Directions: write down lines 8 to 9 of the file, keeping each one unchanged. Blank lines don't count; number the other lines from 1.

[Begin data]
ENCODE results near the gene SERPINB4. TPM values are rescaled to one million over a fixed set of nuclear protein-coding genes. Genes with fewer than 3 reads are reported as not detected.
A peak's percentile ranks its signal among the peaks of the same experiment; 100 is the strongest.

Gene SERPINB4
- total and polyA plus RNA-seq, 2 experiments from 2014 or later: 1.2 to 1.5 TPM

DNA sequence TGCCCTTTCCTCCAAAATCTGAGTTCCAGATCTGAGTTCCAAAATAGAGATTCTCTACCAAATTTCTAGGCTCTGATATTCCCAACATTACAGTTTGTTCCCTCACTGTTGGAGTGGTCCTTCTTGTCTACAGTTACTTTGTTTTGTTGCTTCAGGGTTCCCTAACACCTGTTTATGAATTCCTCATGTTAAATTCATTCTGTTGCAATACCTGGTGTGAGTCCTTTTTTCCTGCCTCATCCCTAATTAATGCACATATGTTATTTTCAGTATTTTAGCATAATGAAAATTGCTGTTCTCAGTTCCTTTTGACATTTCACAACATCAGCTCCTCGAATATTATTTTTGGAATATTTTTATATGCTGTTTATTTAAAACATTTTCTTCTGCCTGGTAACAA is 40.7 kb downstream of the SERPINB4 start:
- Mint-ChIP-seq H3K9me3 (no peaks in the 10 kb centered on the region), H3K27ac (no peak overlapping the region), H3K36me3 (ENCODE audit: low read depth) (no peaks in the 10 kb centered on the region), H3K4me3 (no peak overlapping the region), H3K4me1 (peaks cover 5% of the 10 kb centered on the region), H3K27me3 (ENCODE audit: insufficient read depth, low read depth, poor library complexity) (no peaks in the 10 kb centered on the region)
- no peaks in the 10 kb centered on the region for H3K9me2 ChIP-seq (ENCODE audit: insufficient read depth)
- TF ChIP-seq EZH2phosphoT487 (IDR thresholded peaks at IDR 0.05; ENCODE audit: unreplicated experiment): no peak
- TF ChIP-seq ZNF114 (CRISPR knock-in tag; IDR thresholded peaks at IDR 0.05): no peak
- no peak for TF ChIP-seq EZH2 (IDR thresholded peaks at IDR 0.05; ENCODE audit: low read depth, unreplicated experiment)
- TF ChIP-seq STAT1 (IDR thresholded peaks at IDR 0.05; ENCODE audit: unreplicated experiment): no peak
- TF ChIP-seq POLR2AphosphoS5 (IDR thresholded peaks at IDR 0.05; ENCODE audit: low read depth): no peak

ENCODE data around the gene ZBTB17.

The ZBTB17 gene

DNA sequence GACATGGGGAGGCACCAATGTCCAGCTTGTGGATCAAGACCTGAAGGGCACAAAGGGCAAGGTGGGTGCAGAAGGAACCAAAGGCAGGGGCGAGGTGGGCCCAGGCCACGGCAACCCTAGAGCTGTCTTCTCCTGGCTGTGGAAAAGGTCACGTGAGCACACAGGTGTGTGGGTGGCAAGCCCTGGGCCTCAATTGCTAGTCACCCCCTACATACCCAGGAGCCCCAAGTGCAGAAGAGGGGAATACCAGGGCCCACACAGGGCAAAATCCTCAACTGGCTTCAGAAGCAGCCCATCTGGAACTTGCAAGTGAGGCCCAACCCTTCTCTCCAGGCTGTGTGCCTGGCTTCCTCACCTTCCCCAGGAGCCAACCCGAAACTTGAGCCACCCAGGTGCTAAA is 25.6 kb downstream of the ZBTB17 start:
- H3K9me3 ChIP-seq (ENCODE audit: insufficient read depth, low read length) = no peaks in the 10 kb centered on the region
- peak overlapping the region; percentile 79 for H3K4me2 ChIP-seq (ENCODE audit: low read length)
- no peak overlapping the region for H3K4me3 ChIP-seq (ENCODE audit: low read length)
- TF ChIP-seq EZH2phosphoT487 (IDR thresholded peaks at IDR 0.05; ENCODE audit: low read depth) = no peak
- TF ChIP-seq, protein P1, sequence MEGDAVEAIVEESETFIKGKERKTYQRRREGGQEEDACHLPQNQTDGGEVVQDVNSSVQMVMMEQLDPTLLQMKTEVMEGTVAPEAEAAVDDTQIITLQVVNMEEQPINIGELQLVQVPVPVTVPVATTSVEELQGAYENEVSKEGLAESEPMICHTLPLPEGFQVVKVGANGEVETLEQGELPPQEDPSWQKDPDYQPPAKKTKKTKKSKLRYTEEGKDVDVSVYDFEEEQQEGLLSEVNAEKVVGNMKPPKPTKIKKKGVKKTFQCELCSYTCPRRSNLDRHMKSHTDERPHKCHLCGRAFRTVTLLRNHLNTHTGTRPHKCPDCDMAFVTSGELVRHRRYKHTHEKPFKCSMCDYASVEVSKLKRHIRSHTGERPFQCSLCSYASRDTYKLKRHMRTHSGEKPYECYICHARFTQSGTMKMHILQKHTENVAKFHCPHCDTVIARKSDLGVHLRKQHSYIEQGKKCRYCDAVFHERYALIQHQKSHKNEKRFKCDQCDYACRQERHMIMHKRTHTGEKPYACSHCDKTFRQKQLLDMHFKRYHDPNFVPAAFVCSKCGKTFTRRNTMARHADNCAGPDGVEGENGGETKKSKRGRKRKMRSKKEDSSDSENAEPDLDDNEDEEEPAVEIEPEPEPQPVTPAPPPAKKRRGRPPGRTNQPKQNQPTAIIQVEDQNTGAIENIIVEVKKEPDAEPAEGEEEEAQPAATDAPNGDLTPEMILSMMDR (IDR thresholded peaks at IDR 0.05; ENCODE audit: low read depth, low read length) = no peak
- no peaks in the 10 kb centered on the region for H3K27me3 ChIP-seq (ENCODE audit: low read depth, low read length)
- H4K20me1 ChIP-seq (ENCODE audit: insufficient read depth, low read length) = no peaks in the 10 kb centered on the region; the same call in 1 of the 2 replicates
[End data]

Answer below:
- TF ChIP-seq EZH2phosphoT487 (IDR thresholded peaks at IDR 0.05; ENCODE audit: unreplicated experiment): no peak
- TF ChIP-seq ZNF114 (CRISPR knock-in tag; IDR thresholded peaks at IDR 0.05): no peak